EF Education First Pro Cycling has announced the re-signing of Lawson Craddock. The American has played an integral role in the team’s successes during the 2019 season.
“EF is a great place for me to continue to grow,” said Craddock. “I feel like I’m in a really good spot in terms of my role in the team. I stepped into the domestique role a bit more than I have in the past, and I discovered it’s actually something I really quite enjoy, being there and helping our leaders as much as possible to deliver them to success. In the second half of the season, I also had a few opportunities to race for myself, for my own results.”
Craddock is best known for one of his worst, on paper, results. The American sustained a high profile scapular fracture on the opening stage of the 2018 Tour de France and captivated audiences worldwide as he raced all the way to the Tour’s conclusion in Paris as the race’s Laterne Rouge, the rider the occupies the final spot on the overall classification En route to Paris, Craddock raised nearly $400,000 for Houston’s Hurricane Harvey battered Alkek Velodrome, where he first learned to race.
Craddock came to the team in 2016 as a rider tapped for the longer stage races. The past two seasons, he’s shifted his focus.
“Lawson had a year where he was really under-performing,” said EF Education First Pro Cycling CEO Jonathan Vaughters. “I thought he could grow into a top ten three week Grand Tour rider, not necessarily a contender but a guy that could finish in the top 10. I was training him for that, and I don’t think that was the right decision for him, formula for him. Now he’s more focused on getting into breakaways, his time trial, helping his teammates. He’s where he should be in the sport now.
“Lawson has been a great part of this program since he came to us, and we’re happy to have him for another two years,” Vaughters added. “You know, he didn’t make the Tour team this year, and he showed a lot of grit and gumption to come back in the second part of the season to do a great Vuelta, a great World Championships. I was really proud of the attitude he showed surrounding that. That’s the kind of thing we really appreciate on this team — someone that takes a hard decision and comes back stronger from it.”
The time trial has been an obvious area of development for Craddock. He finished sixth at the 2019 Road World Championships in Yorkshire last month, fourth in the stage 10 time trial at the Vuelta a España in mid-September, sixth in the Tour de Suisse opening stage time trial in June and seventh in the time trial at Paris-Nice in March.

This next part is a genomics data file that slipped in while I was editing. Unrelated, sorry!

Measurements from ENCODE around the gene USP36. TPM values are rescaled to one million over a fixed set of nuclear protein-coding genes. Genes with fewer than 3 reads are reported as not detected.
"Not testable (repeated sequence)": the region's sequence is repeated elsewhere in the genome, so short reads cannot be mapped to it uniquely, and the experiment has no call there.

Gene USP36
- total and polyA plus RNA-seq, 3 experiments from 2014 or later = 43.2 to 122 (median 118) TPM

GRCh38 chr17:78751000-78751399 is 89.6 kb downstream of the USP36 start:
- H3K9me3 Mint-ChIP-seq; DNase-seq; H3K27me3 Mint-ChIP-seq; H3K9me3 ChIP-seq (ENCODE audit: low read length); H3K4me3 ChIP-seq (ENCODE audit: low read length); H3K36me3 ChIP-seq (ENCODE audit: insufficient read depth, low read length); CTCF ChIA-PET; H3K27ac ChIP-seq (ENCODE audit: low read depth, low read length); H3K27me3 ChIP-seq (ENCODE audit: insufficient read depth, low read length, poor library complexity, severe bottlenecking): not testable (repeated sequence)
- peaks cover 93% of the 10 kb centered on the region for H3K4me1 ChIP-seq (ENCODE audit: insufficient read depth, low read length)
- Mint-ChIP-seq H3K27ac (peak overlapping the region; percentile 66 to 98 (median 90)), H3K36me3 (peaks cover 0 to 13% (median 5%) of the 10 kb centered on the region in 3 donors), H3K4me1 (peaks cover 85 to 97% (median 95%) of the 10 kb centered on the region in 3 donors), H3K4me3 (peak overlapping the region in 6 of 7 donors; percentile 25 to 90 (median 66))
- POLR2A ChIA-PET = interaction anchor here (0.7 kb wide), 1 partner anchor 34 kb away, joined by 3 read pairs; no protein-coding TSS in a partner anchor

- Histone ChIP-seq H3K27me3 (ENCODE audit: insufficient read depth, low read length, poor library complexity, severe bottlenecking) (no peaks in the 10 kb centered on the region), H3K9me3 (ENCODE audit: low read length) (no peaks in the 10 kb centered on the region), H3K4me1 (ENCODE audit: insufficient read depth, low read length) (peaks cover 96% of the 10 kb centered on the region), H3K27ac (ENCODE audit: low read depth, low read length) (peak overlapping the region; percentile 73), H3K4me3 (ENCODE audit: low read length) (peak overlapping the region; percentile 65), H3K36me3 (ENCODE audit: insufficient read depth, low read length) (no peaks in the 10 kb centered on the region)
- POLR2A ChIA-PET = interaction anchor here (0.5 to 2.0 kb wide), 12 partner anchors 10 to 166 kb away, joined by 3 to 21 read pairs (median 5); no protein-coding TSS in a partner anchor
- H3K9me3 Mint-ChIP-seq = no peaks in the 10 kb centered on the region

“I’ve had the ability to do a lot of work on my time trialling, and that’s shown this year, and there’s still a lot of room for improvements in terms of overall strength on the bike and my position on the bike,” said Craddock. “I look forward to putting in the effort to see what I’m capable of in the TT.”
“In terms of other ambitions next year, I’m well-suited towards races like Amstel Gold Race,” noted Craddock. “I had a good race there this year, helping Clarkely get second, and next year I’d love to have another crack at that, whether that’s helping the team or getting a chance to go for it for myself. I also really want to make the Olympics team for the USA.”
Craddock’s evolution has coincided with the evolution of the team.
“The team nearly folding in 2017 actually ended up being the thing that saved us all,” said Craddock. “EF learned about the team because of the #SaveArgyle campaign we launched as a last ditch effort to keep the team afloat. They’ve come on board and changed how we all operate, given us a clear goal to all work towards. And while they do want us all to best that we can be on the bike, they recognize that there are other aspects of life out there that we can all focus on together, other goals we can strive to reach together.”
For Craddock, his daughter has provided a new focal point.
“Having Sweet Caroline around at the races, just around all together, it has changed my life completely,” said Craddock. “She’s given me more patience, and she’s also helped me recognize what’s really important – which is being the best father and husband that I can possibly be. And that realization has helped me come into races a bit more relaxed, to not stress about racing so much.
“This sport is so hard,” Craddock added. “I’d argue that it’s the hardest sport in the world mentally and physically. To have something to come home to that has nothing to do with that hard, to step away and look at my daughter and say: ‘This is why I do it. This is why I do everything. This is what’s important to me.’, its removed some of the pressure on the bike, and I think that’s why I’ve progressed in the way I have this year, why I’m hopeful and excited about my future progression.”